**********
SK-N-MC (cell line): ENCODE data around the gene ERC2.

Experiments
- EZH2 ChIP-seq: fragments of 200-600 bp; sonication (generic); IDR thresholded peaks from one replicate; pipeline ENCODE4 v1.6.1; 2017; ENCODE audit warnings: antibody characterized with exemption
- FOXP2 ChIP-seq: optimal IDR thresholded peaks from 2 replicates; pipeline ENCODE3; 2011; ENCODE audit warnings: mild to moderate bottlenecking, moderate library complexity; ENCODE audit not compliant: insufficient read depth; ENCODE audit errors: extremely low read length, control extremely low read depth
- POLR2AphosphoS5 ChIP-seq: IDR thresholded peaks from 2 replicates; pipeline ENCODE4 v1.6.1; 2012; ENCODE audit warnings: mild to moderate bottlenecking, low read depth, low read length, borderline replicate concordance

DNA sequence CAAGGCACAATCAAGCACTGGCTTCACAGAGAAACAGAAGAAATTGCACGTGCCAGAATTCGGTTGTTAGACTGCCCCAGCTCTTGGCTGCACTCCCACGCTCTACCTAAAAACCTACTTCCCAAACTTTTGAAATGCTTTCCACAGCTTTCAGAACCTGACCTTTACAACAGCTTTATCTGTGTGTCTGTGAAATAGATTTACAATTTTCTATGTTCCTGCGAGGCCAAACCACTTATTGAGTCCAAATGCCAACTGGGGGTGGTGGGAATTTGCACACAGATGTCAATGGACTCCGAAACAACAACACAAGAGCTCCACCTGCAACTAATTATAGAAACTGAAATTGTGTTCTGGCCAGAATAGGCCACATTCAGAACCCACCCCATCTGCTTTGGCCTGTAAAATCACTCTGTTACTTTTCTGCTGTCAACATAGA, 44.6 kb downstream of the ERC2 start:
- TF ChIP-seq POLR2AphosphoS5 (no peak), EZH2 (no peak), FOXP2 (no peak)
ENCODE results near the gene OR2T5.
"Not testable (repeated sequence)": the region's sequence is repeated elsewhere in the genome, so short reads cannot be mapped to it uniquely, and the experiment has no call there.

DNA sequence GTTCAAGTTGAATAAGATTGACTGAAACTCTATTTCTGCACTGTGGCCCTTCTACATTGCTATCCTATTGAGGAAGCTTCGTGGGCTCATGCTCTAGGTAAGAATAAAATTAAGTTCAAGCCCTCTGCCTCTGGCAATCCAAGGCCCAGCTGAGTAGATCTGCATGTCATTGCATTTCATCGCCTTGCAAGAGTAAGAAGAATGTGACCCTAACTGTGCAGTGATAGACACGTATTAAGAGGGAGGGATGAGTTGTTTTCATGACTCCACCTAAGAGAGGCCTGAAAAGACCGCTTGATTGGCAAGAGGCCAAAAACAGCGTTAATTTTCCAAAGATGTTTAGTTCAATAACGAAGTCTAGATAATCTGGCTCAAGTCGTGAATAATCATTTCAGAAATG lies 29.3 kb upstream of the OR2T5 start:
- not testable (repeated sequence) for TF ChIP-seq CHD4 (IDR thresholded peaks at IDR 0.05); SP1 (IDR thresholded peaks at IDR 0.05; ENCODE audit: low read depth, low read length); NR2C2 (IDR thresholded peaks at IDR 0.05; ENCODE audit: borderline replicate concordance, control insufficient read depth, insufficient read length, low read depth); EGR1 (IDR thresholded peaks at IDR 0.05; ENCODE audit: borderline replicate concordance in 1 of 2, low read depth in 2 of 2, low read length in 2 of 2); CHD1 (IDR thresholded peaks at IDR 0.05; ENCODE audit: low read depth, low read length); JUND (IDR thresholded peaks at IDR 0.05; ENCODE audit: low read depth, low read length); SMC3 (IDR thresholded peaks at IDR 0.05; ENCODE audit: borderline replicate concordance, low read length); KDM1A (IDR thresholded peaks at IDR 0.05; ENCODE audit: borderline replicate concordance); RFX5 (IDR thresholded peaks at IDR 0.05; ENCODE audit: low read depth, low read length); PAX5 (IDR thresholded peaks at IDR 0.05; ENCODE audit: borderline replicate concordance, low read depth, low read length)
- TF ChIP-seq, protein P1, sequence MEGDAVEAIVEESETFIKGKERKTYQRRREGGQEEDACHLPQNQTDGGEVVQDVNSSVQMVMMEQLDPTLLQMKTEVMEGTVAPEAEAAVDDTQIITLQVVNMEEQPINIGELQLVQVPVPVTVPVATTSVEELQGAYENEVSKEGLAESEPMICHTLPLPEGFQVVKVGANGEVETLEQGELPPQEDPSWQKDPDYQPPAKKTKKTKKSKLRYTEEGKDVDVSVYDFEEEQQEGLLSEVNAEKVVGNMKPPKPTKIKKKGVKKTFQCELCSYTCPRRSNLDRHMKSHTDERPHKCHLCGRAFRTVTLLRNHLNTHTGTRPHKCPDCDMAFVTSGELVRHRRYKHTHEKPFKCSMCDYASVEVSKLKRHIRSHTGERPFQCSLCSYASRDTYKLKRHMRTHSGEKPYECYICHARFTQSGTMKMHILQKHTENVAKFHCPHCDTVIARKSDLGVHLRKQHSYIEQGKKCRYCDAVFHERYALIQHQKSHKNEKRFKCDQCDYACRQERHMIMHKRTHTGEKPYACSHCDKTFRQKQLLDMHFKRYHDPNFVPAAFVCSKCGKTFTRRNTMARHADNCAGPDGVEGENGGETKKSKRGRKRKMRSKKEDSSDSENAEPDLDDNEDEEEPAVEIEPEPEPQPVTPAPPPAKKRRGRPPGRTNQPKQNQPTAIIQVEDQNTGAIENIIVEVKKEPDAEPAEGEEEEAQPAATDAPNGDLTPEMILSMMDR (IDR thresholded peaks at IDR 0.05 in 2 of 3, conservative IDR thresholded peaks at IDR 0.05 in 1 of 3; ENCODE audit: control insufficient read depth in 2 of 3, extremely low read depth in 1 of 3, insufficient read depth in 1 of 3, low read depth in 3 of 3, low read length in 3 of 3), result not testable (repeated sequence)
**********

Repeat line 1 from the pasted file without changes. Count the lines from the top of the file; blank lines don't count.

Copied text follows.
SK-N-MC (cell line): ENCODE data around the gene ERC2.